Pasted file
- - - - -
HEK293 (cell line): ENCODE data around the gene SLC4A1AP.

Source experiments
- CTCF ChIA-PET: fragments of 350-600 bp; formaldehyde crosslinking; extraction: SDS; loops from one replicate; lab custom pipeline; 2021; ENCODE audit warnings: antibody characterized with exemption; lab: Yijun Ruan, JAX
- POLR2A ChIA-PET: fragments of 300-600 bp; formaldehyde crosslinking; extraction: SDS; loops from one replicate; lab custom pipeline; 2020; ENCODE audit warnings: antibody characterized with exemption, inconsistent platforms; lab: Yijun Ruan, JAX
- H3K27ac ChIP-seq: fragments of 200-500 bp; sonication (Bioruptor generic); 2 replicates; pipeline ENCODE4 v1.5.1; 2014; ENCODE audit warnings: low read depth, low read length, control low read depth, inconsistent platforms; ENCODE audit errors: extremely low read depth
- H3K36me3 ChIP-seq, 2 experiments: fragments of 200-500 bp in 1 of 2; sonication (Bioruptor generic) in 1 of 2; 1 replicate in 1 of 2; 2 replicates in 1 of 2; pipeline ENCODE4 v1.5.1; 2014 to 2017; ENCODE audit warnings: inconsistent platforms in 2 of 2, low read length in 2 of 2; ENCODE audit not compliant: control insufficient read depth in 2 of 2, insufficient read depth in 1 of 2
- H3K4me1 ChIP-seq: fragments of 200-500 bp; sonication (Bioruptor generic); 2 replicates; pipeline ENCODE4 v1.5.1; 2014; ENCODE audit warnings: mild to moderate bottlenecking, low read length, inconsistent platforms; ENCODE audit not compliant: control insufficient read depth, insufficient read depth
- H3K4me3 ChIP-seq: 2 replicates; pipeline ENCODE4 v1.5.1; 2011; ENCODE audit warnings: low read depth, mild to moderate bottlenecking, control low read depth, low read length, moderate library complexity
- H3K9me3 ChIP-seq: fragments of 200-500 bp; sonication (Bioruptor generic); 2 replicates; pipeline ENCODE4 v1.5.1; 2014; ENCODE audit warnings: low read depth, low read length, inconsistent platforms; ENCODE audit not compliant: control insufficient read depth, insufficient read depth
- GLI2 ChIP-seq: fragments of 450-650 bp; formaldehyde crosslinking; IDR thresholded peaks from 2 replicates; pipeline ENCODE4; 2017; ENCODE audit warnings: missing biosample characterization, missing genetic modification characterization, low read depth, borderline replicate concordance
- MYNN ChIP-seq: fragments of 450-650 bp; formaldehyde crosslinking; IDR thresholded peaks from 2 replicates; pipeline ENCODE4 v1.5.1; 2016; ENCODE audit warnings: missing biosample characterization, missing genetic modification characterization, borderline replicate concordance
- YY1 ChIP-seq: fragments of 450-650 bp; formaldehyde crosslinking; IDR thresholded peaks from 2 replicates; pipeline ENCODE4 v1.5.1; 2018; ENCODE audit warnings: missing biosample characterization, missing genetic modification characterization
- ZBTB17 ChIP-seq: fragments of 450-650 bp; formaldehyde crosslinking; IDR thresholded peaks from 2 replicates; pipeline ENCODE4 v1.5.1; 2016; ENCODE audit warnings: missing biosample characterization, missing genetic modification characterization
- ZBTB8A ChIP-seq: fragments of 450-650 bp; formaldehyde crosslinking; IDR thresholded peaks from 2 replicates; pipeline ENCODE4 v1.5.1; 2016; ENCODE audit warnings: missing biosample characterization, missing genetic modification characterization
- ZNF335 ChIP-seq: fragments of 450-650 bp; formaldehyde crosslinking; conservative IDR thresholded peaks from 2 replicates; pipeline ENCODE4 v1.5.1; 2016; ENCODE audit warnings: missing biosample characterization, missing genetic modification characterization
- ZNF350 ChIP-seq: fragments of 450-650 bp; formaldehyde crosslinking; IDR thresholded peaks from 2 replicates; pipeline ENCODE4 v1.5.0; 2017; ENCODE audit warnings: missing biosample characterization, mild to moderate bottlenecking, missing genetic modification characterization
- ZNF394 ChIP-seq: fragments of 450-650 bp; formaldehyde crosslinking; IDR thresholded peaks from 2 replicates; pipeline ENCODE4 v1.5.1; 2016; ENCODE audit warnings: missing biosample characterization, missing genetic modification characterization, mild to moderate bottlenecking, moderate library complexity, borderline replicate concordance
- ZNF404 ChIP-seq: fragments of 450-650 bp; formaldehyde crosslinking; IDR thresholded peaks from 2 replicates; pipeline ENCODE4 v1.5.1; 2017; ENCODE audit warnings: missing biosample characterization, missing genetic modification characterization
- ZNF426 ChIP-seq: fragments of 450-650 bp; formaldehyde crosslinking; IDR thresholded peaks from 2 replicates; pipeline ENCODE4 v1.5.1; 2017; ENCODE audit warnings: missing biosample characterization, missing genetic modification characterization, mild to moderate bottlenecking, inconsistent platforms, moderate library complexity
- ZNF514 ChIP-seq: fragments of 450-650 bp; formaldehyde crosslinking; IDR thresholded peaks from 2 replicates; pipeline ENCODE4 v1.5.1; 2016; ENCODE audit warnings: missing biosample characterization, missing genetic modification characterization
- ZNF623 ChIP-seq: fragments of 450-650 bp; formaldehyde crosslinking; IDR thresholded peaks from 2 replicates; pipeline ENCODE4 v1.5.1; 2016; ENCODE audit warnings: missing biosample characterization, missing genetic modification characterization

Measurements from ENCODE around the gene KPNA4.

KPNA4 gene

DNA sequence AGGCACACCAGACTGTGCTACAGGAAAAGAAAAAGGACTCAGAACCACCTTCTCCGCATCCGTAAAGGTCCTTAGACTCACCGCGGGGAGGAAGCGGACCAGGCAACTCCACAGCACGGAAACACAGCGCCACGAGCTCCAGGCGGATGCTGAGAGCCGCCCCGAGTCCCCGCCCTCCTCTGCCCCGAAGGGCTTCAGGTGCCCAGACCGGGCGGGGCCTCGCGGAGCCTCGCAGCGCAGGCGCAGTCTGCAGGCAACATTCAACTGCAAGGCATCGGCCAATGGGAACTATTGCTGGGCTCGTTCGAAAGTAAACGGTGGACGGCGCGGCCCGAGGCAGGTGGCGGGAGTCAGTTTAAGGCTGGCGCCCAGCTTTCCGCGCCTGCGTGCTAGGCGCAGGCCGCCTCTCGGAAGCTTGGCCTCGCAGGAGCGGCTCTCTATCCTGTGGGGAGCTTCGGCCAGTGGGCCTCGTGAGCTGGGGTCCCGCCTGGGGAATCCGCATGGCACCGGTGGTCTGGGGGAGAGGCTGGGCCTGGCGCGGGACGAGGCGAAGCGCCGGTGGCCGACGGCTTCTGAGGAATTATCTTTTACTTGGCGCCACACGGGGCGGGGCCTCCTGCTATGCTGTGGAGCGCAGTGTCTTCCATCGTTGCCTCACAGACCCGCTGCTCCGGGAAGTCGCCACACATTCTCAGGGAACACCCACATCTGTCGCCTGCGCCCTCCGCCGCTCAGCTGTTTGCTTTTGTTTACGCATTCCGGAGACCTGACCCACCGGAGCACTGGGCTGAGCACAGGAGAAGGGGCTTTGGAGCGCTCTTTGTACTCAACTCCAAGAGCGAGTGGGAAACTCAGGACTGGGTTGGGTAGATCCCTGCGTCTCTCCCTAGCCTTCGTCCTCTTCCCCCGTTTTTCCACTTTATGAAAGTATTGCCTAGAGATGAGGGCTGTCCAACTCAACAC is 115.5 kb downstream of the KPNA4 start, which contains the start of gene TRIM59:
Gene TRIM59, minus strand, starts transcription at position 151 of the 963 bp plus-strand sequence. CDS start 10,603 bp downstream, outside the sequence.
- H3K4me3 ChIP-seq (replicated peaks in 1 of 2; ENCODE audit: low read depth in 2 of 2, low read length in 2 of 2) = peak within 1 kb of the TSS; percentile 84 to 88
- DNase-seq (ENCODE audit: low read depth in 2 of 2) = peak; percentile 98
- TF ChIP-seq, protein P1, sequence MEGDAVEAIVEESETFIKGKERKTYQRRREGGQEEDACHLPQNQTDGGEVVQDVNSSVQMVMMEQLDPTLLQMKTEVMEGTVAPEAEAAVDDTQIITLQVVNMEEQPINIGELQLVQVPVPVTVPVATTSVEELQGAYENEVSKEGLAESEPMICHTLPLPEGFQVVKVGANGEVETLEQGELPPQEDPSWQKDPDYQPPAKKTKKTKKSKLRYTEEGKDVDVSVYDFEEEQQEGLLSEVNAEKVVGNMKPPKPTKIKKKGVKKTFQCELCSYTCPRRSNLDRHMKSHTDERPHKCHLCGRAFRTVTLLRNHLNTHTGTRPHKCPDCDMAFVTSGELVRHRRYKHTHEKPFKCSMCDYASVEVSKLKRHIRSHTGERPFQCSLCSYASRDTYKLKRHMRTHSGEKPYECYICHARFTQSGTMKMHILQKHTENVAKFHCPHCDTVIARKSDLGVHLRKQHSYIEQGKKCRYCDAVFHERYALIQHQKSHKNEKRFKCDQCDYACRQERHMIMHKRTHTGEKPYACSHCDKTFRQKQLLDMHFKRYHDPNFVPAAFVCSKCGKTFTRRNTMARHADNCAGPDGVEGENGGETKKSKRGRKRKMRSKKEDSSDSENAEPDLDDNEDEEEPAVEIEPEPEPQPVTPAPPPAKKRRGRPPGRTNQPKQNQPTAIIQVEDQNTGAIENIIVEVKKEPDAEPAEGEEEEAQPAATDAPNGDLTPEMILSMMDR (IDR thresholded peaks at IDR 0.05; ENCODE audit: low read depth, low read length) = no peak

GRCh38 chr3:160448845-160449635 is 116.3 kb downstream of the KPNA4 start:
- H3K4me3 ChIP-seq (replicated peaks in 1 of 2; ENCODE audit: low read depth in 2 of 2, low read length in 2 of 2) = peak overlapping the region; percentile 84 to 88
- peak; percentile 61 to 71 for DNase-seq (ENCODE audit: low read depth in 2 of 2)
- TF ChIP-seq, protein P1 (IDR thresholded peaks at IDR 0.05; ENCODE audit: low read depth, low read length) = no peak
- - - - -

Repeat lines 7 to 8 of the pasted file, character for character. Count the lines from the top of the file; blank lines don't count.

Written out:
- H3K4me1 ChIP-seq: fragments of 200-500 bp; sonication (Bioruptor generic); 2 replicates; pipeline ENCODE4 v1.5.1; 2014; ENCODE audit warnings: mild to moderate bottlenecking, low read length, inconsistent platforms; ENCODE audit not compliant: control insufficient read depth, insufficient read depth
- H3K4me3 ChIP-seq: 2 replicates; pipeline ENCODE4 v1.5.1; 2011; ENCODE audit warnings: low read depth, mild to moderate bottlenecking, control low read depth, low read length, moderate library complexity